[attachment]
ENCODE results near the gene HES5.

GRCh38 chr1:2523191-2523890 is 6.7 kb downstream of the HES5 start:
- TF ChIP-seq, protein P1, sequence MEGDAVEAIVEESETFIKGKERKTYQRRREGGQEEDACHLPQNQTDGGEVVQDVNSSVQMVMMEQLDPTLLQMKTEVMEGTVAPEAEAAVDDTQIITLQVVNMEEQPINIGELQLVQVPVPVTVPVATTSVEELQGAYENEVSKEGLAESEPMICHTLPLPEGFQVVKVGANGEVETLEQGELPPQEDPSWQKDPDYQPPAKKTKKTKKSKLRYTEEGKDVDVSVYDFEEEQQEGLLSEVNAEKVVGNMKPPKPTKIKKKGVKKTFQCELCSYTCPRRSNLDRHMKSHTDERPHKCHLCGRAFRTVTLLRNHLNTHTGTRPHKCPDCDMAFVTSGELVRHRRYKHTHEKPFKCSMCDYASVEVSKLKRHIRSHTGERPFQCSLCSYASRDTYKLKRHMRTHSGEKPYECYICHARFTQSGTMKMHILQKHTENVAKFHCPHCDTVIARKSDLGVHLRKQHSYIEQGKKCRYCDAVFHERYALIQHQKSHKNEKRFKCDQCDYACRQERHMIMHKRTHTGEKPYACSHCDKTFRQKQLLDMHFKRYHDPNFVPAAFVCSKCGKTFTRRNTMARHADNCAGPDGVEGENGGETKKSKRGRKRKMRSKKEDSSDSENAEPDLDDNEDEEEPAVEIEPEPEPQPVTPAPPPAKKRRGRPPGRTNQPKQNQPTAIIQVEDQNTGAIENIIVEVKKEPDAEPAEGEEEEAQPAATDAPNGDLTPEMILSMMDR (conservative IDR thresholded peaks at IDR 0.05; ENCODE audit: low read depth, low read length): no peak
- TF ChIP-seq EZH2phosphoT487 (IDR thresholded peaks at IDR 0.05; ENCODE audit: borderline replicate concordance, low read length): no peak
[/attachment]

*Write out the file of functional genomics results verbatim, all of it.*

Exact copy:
ENCODE results near the gene HES5.

GRCh38 chr1:2523191-2523890 is 6.7 kb downstream of the HES5 start:
- TF ChIP-seq, protein P1, sequence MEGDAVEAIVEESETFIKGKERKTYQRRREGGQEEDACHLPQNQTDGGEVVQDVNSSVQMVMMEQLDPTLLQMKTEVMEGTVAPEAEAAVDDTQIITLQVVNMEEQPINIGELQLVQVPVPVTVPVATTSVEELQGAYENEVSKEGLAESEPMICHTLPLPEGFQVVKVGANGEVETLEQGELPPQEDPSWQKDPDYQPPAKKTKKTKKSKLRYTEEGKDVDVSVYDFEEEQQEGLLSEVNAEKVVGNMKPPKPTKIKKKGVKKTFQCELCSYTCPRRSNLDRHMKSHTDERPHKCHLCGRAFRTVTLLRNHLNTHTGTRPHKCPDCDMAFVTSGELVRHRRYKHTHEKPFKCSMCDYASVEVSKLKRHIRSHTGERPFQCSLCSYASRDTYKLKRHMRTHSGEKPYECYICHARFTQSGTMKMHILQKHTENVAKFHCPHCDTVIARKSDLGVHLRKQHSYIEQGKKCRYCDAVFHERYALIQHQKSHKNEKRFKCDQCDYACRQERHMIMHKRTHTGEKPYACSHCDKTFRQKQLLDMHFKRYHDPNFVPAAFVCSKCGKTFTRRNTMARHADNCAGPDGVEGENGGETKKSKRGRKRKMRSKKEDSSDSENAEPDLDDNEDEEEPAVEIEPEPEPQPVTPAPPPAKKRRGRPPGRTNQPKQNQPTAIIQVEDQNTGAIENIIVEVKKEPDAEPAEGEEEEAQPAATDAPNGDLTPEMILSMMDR (conservative IDR thresholded peaks at IDR 0.05; ENCODE audit: low read depth, low read length): no peak
- TF ChIP-seq EZH2phosphoT487 (IDR thresholded peaks at IDR 0.05; ENCODE audit: borderline replicate concordance, low read length): no peak